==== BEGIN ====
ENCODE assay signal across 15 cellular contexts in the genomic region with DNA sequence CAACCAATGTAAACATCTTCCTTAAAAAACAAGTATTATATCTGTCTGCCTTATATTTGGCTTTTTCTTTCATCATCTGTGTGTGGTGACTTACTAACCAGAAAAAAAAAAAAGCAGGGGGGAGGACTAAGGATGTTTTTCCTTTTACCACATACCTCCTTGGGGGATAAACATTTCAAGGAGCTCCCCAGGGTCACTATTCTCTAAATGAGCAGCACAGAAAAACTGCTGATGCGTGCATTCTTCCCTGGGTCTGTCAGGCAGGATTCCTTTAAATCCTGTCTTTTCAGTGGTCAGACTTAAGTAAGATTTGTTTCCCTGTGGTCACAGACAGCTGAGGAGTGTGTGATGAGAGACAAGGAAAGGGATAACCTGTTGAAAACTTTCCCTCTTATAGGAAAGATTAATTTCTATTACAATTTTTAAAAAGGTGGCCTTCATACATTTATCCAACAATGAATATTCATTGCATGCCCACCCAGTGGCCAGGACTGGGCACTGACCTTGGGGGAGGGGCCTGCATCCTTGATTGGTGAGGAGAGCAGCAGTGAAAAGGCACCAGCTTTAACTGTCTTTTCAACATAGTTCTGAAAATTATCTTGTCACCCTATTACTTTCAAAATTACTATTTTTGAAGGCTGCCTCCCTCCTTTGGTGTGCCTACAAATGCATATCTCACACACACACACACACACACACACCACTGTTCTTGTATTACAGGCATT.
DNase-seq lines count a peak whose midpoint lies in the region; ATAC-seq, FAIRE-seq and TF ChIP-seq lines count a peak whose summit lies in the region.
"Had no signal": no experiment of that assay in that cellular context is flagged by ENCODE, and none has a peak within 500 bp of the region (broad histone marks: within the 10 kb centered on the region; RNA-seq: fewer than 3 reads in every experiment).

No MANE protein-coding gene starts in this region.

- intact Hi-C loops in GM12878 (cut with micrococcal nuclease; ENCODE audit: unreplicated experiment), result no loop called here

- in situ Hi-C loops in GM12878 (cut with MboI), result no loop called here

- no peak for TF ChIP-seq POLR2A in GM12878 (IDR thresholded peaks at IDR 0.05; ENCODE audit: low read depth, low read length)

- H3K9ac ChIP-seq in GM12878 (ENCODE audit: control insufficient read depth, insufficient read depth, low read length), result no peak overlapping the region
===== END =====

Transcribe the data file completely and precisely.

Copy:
ENCODE assay signal across 15 cellular contexts in the genomic region with DNA sequence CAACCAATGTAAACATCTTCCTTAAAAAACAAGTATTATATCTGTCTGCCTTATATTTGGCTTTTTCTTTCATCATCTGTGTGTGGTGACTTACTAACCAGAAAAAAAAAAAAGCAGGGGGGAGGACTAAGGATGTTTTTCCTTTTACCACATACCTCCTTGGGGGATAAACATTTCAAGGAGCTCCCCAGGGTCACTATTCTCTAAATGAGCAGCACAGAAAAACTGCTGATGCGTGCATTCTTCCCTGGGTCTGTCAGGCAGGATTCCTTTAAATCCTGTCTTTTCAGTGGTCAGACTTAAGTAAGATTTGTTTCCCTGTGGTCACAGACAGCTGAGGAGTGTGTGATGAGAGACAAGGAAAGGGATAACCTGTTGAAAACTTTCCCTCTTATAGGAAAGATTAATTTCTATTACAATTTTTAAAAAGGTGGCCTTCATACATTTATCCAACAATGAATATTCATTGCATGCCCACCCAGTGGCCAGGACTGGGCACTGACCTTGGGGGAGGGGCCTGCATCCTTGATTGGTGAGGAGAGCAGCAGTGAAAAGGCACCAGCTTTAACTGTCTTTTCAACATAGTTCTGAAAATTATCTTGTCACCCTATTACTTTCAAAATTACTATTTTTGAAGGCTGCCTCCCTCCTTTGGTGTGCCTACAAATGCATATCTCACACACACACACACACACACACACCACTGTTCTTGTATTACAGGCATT.
DNase-seq lines count a peak whose midpoint lies in the region; ATAC-seq, FAIRE-seq and TF ChIP-seq lines count a peak whose summit lies in the region.
"Had no signal": no experiment of that assay in that cellular context is flagged by ENCODE, and none has a peak within 500 bp of the region (broad histone marks: within the 10 kb centered on the region; RNA-seq: fewer than 3 reads in every experiment).

No MANE protein-coding gene starts in this region.

- intact Hi-C loops in GM12878 (cut with micrococcal nuclease; ENCODE audit: unreplicated experiment), result no loop called here

- in situ Hi-C loops in GM12878 (cut with MboI), result no loop called here

- no peak for TF ChIP-seq POLR2A in GM12878 (IDR thresholded peaks at IDR 0.05; ENCODE audit: low read depth, low read length)

- H3K9ac ChIP-seq in GM12878 (ENCODE audit: control insufficient read depth, insufficient read depth, low read length), result no peak overlapping the region